When it comes to handling the controversy over her past claims to Native American identity, Elizabeth Warren can’t seem to win. Someone, somewhere is going to keep attacking the Massachusetts senator no matter her response.
Warren grew up believing she was part Cherokee. But answering the question the way she did was a mistake, even by the standards of 1986. Warren’s never been a member of any tribe. She’s white. Playing loose with the facts about identity is bad within the current political climate of the Democratic Party, where issues of race have come to the fore.
If Warren can’t stop the slow bleed of bad news now, the presidential candidacy she is expected to launch in Lawrence on Saturday is going to go nowhere fast. To unseat Donald Trump, Democrats need to put up the strongest candidate possible, not another wounded one. A polarizing figure, Warren already faces headwinds that complicate her candidacy.
The best thing Warren can do — what she needs to do — is put all the facts about her past in front of voters. The senator needs to search not only her records but her conscience to end the drip-drip-drip of fresh revelations. Only Warren knows how much worse her political travails can get. For the sake of her campaign — and of her party, should she end up winning the nomination— any further revelations must come from her.
Voters ready to forgive and move on might feel differently if the slow drip continues, or if her explanations don’t hold up. She should have put all this to rest years ago when it first came up in her 2012 Senate campaign against Scott Brown. This go-around, Warren needs to deal with the issue now, rather than in October 2020.
And oh, there’s one more thing and it’s unbelievable Warren hasn’t done it yet: Deliver an honest apology publicly.
Warren put herself in this predicament. She has said that listing herself as an American Indian was made with no ill intent, not understanding how insensitive it was. She did it, she says, to honor relatives who’d passed down stories of their native ancestors.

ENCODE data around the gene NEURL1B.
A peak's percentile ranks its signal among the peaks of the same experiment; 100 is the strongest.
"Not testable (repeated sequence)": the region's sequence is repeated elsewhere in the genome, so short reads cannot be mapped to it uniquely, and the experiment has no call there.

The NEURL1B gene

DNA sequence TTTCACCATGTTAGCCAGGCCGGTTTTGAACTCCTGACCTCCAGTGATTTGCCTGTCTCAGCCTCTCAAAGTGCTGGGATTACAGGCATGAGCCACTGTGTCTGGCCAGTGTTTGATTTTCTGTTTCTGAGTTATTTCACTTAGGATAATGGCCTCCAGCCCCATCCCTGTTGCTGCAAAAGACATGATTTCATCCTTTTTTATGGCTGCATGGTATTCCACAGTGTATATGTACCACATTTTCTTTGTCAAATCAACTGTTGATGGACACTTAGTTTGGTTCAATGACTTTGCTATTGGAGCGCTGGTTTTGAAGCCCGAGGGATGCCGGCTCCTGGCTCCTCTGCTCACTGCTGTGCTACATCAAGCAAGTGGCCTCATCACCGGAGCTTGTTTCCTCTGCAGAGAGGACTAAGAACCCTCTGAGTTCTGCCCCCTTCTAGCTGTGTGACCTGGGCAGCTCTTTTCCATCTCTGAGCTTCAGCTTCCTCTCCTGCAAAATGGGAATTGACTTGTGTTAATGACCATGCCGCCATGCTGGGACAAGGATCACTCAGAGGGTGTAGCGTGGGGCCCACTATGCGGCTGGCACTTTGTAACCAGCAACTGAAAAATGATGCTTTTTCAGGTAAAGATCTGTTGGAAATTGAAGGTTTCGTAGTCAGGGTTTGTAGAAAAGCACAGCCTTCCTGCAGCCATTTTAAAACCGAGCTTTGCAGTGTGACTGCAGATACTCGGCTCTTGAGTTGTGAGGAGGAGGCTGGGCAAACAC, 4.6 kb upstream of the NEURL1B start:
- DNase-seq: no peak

Critics long ago settled on the conclusion that she listed herself that way as a cynical ploy to exploit affirmative action policies at universities. There, it’s important to note that an extensive Globe investigation last year found no evidence that Warren listing herself as a Native American helped her legal career or her hiring at Harvard Law School or any other law school where she taught.
The information on the Texas bar registration card was collected for statistical purposes, and there’s no indication it was shared with anyone. If it was all a scheme to further her career, then Warren’s not very good at scheming.
Still, much of the political damage is already done, and Warren’s never going to silence critics like President Trump, who gleefully taunts her in racist language. Warren took and released a DNA test last fall confirming she has some ancestry dating six to 10 generations ago, but that did little to defuse Trump. And among white voters who resent affirmative action, the issue is probably going to be a lasting political liability.
But many Americans are still making up their minds about Warren. And she shouldn’t presume that the scrutiny of her past is going to end as she formally launches her presidential campaign.
If there are other times she listed herself as a Native American, she should disclose them before reporters find them. If there’s a paper trail around any of her claims to ethnic heritage, she should expect that it will come out in the campaign. And if there’s any evidence that rebuts her explanation for why she listed herself as “American Indian,” she should expect that to come out too.
It’s up to the senator to assure voters that there are no more shoes to drop.